Mycorrhizal associations in agroforestry systems

A.M.X. de Carvalho, R. de Castro Tavares, I.M. Cardoso, T.W. Kuyper

Research output: Chapter in Book/Report/Conference proceedingChapterAcademicpeer-review


Agroforestry systems can be a viable alternative to the preservation of natural resources while contributing to sustainable food production in the tropics. These perennial systems promote beneficial biological interactions between micro-organisms and plant species, especially those formed by arbuscular mycorrhizal fungi and roots. Mycorrhizal fungi increase the soil volume explored by the roots, increase nutrient absorption by the plants, protect the root system against pathogens, toxic elements and certain heavy metals, help the formation and maintenance of soil structure, increase the input of soil carbon, and contribute to the maintenance of biodiversity. Agroforestry systems have the potential to maximize the benefits associated with AMF, which in turn could mitigate negative interactions between trees and annual crops. This beneficial impact between agroforestry management and mycorrhizal action may be depicted as a particular form of symbiosis, and deserves more study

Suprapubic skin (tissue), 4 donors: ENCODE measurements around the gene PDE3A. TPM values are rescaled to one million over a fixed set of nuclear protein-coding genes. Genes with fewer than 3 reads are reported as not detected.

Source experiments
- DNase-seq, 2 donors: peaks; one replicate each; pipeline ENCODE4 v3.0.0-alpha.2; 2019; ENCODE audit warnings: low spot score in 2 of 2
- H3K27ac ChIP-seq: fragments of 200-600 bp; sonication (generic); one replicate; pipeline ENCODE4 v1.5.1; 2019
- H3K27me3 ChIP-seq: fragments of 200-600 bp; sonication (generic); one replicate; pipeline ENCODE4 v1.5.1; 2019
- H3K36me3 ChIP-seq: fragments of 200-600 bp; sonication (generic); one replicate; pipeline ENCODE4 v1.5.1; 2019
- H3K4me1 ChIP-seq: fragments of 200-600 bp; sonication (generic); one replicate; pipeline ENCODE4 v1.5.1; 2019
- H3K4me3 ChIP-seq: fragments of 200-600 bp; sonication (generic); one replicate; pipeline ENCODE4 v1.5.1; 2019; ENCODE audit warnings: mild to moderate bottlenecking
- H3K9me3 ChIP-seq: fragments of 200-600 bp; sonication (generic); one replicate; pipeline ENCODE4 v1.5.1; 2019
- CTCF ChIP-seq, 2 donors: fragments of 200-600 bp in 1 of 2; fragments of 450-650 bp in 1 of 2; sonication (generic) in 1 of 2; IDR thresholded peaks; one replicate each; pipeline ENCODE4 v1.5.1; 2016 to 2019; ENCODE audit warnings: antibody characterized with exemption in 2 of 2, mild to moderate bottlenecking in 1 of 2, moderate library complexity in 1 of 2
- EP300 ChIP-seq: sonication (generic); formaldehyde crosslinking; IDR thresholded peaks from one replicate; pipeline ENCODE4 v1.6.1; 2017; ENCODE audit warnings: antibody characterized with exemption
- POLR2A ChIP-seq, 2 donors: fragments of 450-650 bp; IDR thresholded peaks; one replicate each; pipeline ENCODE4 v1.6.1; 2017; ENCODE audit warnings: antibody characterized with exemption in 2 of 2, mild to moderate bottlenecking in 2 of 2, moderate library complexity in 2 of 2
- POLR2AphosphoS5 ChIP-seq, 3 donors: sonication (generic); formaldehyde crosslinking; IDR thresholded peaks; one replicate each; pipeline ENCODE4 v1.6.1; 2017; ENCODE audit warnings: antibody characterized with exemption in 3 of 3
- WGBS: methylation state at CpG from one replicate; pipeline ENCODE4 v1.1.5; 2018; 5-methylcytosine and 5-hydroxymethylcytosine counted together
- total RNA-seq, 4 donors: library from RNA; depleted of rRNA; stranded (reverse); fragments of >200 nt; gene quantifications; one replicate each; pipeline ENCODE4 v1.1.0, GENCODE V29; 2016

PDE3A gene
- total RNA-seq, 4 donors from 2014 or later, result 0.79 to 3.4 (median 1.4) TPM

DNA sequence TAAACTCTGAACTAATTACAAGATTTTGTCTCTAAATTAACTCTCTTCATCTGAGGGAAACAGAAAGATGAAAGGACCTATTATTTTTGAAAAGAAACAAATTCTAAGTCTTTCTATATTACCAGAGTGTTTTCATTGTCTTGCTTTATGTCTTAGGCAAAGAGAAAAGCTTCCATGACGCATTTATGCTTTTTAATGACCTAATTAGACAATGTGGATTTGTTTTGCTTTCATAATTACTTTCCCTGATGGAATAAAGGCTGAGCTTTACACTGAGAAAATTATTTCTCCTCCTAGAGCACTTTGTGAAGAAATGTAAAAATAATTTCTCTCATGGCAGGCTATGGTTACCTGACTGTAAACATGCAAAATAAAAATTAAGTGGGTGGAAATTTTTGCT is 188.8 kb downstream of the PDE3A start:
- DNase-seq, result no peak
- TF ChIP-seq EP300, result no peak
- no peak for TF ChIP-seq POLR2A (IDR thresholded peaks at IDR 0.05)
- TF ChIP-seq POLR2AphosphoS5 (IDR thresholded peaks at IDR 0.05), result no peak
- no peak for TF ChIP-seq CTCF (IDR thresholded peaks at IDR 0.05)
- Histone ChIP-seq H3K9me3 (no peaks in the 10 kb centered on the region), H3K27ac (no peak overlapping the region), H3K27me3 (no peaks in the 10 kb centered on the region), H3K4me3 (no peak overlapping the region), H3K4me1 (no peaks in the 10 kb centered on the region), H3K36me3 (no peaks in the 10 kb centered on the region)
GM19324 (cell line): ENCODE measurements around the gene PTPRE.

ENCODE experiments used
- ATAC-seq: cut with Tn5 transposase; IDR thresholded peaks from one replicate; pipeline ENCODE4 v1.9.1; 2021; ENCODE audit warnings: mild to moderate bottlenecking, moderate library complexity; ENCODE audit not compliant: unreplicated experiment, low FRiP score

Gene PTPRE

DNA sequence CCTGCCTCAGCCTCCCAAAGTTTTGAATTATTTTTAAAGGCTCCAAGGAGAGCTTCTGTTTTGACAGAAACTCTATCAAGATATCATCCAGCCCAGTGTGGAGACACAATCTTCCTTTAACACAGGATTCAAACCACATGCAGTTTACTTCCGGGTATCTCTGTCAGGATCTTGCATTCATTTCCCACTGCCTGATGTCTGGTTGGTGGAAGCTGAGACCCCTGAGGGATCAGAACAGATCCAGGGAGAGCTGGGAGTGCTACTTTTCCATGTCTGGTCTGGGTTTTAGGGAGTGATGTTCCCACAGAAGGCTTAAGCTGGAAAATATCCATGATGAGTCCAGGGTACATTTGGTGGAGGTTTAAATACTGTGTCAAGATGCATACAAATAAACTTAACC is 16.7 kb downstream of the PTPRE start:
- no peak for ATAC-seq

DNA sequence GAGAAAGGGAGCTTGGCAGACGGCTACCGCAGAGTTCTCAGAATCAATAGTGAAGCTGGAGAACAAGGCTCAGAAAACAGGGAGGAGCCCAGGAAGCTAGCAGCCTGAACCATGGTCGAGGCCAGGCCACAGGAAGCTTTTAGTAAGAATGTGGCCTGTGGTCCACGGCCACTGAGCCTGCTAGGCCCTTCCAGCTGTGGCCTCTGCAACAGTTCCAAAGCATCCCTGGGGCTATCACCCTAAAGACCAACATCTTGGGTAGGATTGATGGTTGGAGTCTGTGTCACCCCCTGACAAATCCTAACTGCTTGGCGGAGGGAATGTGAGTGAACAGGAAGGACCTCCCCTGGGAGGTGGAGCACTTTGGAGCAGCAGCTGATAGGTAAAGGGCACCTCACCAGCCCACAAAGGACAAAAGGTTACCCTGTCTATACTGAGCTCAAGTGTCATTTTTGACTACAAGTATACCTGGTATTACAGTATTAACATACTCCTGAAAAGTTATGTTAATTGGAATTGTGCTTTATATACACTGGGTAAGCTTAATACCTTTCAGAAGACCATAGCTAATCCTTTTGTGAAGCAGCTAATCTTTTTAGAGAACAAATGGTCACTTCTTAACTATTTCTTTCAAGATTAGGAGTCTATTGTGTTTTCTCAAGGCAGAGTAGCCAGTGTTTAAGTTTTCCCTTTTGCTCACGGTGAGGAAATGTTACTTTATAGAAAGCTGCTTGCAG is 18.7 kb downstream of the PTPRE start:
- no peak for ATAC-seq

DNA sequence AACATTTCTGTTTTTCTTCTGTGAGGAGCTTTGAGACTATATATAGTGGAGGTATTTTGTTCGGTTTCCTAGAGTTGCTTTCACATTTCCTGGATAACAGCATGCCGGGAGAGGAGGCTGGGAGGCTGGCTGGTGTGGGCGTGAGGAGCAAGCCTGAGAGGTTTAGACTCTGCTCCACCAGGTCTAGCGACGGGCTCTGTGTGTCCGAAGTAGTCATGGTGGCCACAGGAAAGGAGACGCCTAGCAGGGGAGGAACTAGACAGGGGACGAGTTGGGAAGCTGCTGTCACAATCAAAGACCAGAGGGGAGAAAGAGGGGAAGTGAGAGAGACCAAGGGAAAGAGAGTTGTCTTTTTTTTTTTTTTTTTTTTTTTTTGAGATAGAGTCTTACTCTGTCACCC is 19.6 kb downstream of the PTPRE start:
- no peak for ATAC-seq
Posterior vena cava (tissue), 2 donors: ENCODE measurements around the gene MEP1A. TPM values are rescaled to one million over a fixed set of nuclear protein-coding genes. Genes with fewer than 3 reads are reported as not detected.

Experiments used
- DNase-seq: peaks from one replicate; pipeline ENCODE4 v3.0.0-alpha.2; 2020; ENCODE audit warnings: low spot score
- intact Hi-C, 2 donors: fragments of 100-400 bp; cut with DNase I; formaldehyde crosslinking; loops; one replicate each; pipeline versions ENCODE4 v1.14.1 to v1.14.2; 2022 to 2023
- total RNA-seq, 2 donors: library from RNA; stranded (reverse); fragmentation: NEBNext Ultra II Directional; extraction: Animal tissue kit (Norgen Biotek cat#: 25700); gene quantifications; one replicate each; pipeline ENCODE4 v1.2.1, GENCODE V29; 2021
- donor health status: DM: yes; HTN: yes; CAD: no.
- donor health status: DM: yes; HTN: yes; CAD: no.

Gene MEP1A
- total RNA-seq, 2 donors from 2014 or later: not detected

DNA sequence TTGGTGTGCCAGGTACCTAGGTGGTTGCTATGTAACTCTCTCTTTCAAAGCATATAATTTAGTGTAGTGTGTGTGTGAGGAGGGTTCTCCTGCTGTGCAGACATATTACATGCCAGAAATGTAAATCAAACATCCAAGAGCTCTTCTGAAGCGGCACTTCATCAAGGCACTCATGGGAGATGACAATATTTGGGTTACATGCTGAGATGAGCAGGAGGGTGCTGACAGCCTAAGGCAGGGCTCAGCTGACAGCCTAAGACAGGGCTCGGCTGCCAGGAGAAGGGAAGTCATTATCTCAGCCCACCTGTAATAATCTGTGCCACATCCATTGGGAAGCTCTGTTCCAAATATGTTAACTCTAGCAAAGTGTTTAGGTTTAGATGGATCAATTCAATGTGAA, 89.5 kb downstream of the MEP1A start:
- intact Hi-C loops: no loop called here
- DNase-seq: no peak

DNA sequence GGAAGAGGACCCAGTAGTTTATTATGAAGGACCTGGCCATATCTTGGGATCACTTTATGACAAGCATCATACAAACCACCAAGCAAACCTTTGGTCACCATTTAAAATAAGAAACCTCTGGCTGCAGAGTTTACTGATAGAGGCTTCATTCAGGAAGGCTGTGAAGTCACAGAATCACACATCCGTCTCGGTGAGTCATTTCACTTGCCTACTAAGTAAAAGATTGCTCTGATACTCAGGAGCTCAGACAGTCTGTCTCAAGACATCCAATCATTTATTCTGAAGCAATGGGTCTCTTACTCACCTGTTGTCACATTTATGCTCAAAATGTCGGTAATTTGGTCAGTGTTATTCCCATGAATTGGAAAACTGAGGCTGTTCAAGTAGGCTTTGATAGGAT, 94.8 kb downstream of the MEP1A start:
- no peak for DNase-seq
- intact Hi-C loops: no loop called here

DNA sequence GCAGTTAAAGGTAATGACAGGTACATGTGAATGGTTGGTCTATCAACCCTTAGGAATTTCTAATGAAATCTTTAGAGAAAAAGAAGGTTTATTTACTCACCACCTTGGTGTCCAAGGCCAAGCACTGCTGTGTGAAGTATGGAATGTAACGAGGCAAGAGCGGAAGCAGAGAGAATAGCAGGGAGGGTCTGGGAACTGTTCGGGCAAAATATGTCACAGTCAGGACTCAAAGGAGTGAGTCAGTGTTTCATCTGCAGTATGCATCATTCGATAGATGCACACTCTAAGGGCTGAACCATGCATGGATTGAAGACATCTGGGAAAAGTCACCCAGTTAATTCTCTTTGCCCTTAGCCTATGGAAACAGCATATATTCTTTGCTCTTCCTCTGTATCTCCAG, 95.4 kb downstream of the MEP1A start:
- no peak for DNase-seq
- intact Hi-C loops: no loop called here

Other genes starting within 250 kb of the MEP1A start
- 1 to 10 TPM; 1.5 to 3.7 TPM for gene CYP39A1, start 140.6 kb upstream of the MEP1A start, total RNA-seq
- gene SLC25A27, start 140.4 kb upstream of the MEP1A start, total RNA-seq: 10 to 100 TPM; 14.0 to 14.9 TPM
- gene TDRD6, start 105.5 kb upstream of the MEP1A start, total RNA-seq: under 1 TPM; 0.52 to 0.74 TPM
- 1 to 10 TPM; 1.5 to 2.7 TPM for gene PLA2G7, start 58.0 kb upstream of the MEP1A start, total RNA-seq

Original languageEnglish
Title of host publicationSoil biology and agriculture in the tropics
EditorsP. Bion
Publication statusPublished - 2010

Publication series

NameSoil Biology
PublisherSpringer Berlin Heidelberg


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